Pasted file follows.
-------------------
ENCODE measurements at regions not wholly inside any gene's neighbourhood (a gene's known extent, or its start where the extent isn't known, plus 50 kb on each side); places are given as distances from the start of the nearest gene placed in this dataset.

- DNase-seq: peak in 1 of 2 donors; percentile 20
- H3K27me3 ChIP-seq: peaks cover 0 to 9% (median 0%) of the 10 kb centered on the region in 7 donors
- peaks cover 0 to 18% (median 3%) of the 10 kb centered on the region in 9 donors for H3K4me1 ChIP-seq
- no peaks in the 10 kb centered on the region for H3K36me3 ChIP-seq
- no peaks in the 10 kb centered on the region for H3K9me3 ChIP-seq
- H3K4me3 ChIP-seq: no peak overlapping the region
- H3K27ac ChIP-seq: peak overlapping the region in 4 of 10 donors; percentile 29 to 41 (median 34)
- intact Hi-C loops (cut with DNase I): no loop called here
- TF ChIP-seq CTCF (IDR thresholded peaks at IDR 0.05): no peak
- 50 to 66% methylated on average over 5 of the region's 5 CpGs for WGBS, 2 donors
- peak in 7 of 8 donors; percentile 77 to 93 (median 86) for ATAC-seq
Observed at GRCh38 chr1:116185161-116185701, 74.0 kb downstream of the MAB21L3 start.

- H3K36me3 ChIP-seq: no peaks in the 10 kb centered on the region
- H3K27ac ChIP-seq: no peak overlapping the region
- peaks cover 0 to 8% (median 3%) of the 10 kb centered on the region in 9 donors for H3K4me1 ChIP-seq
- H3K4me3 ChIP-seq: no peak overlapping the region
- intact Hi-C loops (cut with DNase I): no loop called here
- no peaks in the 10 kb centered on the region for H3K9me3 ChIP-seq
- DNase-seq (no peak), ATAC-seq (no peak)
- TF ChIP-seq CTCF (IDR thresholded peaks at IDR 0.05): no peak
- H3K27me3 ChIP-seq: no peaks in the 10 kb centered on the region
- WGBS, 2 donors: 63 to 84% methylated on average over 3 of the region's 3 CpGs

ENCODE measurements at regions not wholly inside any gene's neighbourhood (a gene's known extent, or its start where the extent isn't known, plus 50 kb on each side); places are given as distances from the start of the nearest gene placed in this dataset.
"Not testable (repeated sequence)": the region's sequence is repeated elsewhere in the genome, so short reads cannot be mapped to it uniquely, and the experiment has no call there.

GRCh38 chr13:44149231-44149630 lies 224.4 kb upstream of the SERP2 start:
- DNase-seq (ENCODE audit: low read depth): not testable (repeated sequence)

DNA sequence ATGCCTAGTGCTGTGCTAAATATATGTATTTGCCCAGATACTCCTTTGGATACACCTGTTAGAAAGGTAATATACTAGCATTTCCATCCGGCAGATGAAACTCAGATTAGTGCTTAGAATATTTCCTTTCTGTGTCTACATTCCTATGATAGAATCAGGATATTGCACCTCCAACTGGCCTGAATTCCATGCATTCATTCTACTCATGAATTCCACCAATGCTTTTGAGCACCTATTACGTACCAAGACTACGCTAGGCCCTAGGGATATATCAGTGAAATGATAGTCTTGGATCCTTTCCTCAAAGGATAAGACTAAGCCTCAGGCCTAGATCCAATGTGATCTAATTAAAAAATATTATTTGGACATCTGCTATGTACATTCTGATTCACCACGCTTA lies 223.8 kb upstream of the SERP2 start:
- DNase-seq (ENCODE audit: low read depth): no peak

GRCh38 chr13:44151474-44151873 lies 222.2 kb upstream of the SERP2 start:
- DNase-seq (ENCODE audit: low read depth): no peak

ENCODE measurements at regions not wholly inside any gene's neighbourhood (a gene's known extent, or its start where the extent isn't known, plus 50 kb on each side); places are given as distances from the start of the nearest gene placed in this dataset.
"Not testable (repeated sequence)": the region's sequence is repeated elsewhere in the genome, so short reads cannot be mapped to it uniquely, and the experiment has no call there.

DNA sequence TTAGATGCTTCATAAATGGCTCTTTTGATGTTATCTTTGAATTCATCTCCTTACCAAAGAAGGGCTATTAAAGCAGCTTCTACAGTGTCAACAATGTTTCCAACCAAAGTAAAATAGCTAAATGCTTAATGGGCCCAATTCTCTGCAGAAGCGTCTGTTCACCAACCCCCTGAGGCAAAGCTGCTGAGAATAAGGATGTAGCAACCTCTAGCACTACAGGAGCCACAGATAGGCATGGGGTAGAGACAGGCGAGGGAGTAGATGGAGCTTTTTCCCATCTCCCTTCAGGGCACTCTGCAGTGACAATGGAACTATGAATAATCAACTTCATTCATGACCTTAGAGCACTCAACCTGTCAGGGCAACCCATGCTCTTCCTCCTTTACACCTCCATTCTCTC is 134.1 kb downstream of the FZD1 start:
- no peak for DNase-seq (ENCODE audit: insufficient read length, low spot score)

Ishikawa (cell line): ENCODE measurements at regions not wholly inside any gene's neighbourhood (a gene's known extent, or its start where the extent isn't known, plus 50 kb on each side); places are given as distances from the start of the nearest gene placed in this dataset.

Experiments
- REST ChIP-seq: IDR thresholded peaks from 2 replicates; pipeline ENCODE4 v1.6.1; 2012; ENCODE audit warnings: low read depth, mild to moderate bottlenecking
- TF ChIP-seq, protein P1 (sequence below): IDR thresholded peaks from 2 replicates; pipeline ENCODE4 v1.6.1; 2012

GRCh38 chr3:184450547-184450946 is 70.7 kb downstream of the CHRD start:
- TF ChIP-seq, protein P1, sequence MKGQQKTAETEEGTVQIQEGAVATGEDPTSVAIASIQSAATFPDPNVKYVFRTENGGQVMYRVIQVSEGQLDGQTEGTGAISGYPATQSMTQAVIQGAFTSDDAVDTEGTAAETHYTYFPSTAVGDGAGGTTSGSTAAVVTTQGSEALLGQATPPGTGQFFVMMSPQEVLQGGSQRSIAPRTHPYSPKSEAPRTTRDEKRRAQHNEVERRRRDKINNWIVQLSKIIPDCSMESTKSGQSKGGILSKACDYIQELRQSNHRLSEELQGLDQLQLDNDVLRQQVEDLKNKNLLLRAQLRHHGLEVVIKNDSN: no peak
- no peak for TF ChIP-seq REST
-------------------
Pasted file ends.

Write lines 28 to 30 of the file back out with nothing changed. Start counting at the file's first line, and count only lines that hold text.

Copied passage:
DNA sequence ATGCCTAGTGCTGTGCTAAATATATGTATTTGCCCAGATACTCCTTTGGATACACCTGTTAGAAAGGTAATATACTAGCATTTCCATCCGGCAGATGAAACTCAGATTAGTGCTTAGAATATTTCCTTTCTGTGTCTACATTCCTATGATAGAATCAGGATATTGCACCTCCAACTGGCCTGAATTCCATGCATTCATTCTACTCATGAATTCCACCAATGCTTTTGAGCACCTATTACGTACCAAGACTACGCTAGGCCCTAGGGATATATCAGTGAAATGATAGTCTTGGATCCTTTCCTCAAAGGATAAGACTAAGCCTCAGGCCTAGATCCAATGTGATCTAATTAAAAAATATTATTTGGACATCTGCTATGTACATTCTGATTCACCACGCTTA lies 223.8 kb upstream of the SERP2 start:
- DNase-seq (ENCODE audit: low read depth): no peak

GRCh38 chr13:44151474-44151873 lies 222.2 kb upstream of the SERP2 start: